Sunday, February 1, 2015

1/26/2015 Interview with Liz Mansfield, FDA, on LDTs.

Find the full audio podcast at Mendelspod.com, here.

Below are some detailed notes I jotted down on a running basis while listening to the interview - the notes below are NOT a transcript.




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20150126 Mendelspod Liz Mansfield FDA LDT


Interview with Liz Mansfield PhD, FDA, Personalized Medicine, on 1/26/2015.

Q
Things are getting interesting. Bring us up to date. Timeline?
A
We started out by notifying Congress in July.  We published draft guidances on 9/30, with a 120 day comment period, closing February 2, 2015.  We have just completed a 2 day public meeting, with 80 registered comments (not all appeared) and we had 6 panels with a wide variety of folks and opinions.
Right now, we heard many concepts and ideas, we're working on these, we're getting ready to analyze comments as they come in.  We are working towards building out more information for laboratories, as they've requested.  "What parts of an exception are CLIA, what FDA?  Overlap?  Etc." We'll make that clear with new documents.

Q
We had Amy Miller from PMC - they asked for more FDA, CLIA harmonization.  Many backgrounds and stakeholders.  If someone didn't comment, they had the chance.
A
Everyone who wanted a chance, was able to comment, no one was left off.

Q
February 2 closes the comment period. Not the issuance of new stuff.
A
That's the nominal end of the comment period.  We'll definitively consider comments to that day.  You can submit later comments.  We could still consider them.   We go through the whole analysis process.   We'd do revisions of the guidance only after that.

Q
Is the final guidance the next milestone?
A
Our analysis, that's the milestone.  Then we decide what to do, and we want to do a robust response to comments.

Q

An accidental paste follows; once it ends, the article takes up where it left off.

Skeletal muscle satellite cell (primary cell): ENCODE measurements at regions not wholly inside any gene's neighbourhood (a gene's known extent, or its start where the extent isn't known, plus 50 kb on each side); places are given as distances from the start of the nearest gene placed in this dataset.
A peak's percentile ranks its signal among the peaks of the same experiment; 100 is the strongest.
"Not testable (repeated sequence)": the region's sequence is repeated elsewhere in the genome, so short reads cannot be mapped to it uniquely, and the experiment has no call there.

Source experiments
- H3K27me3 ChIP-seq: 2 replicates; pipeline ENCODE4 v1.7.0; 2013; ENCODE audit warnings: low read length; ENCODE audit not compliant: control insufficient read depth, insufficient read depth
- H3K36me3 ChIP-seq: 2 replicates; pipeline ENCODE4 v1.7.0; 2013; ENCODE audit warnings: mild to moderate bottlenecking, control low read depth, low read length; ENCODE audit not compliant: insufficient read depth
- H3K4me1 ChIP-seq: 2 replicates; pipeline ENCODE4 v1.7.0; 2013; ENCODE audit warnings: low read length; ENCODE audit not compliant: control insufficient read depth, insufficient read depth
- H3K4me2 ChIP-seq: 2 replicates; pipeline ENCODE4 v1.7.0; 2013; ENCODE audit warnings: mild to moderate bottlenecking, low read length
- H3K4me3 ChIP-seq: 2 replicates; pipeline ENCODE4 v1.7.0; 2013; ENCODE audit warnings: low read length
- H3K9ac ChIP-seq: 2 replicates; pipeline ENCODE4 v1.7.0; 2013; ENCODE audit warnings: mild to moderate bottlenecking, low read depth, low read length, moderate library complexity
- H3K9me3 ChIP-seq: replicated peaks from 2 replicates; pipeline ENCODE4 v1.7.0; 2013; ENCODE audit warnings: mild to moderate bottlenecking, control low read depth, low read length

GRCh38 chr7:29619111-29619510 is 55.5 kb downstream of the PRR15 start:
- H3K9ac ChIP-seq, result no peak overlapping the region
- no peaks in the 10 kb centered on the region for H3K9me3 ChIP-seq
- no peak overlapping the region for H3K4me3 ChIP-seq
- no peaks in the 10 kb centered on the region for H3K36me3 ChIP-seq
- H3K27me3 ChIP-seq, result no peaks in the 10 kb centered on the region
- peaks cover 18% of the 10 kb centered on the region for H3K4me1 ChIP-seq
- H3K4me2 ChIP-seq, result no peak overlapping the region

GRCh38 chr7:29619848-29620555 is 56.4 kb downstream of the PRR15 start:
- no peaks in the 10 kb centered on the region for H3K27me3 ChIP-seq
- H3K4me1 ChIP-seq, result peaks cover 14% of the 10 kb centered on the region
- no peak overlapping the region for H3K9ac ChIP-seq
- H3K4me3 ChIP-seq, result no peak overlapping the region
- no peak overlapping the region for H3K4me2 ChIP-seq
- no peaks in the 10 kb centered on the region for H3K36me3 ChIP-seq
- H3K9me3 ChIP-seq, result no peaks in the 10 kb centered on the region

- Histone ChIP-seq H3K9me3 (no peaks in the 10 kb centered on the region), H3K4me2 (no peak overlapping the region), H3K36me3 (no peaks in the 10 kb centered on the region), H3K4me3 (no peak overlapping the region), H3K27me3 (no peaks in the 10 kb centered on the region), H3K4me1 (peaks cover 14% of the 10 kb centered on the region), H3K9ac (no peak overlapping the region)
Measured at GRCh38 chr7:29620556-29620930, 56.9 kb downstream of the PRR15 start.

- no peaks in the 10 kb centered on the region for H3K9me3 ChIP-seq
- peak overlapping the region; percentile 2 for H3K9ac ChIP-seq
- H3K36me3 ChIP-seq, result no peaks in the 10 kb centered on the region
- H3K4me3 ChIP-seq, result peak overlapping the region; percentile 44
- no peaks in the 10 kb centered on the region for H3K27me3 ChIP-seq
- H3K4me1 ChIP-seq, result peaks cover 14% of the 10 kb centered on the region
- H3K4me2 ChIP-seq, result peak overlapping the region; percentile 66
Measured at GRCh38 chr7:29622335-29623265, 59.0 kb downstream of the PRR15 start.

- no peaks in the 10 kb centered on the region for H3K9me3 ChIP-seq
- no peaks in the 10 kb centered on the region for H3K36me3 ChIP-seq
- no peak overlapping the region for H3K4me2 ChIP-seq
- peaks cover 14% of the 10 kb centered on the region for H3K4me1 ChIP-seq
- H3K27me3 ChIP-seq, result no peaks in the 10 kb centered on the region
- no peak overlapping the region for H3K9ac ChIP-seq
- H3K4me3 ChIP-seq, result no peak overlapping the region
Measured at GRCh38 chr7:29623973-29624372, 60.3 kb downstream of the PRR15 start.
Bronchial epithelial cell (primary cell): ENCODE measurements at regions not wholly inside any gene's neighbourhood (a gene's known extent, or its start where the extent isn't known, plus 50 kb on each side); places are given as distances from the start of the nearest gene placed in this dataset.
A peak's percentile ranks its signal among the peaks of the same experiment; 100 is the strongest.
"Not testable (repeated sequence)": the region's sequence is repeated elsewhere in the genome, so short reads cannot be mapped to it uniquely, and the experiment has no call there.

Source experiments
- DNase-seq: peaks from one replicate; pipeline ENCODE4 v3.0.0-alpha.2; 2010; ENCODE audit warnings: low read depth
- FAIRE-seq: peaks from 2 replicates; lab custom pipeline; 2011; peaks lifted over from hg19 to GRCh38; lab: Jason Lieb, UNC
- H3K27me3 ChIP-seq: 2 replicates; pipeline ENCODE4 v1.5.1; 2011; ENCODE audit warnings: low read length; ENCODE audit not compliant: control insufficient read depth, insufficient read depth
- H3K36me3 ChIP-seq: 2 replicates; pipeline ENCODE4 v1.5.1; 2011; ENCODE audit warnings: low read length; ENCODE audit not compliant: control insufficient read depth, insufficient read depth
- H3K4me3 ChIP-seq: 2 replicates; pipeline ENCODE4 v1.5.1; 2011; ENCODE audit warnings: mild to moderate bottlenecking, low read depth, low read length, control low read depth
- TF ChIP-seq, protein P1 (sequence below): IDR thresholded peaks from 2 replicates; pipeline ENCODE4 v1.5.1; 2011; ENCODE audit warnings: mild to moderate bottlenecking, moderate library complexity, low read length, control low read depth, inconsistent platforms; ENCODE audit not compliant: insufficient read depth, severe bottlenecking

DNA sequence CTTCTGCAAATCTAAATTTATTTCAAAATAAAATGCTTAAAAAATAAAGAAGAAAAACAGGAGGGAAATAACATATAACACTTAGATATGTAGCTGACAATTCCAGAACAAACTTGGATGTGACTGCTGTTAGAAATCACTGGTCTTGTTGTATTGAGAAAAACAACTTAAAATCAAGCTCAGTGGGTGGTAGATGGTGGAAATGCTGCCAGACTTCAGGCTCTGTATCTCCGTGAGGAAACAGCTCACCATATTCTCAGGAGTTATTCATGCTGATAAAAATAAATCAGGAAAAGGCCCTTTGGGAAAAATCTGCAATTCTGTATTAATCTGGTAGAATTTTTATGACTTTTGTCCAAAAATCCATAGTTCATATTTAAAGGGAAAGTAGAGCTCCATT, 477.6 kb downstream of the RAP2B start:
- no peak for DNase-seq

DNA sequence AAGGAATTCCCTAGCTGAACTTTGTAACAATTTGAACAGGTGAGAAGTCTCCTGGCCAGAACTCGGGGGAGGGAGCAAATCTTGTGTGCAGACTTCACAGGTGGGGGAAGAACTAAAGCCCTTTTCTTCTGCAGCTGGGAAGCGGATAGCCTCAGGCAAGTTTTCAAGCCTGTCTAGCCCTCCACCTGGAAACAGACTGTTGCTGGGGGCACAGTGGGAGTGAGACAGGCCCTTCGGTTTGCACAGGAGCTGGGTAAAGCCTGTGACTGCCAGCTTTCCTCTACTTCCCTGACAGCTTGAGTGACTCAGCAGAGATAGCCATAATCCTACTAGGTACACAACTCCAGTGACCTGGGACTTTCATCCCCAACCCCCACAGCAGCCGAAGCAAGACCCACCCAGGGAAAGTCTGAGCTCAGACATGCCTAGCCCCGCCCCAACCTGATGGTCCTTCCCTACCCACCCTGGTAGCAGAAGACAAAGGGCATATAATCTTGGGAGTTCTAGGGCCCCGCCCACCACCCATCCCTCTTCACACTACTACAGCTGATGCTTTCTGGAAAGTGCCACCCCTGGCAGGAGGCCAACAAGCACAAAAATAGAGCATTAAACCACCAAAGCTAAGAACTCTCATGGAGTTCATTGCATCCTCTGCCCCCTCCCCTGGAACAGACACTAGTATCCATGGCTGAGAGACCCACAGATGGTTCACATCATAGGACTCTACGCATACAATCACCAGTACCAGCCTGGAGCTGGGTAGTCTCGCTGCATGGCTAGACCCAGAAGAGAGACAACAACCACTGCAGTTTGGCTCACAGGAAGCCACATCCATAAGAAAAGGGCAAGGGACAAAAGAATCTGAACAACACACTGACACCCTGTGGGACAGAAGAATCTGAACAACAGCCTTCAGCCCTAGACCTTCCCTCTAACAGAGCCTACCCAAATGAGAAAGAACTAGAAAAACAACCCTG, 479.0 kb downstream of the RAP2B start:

Comment analysis before final guidance?
A
No, at the same time, traditionally.

Q
Have you set a final guidance date?
A
No!  We can't set a date.  It depends on too many factors.

Q
You have enough time to go through the commetns.
A
Yes, all the time it requires. And decide what to do.  There is no rush.

Q
You issued the draft with two components?
A
There are two documents.  One is a "framework" for risk based regulation for LDTs, definitions, and the second is geared toward MDR (AE) reporting  and notification (registration).

Q
About the actual meeting.  To me, most of the pushback was from reference and pathology labs.  They feel like the FDA "does not get it."   Is there the guidance could cause fewer and lower quality tests?
A
Well, fewer might do LDTs.  That is certainly a risk to account for.  We would hope it wouldn't resultin lower quality but higher quality tests with independent pre market review, a third party has validated it.

Q
There were some examples...one made sense to me...the BRAF test.  The Roche version is approved, but labs do variations, that's a known thing.  They've done it before Roche.   Based on the situation, the patients.   

A
Right.

Q
So will that change?   Will they have to stop?  Because there is one approved version?
A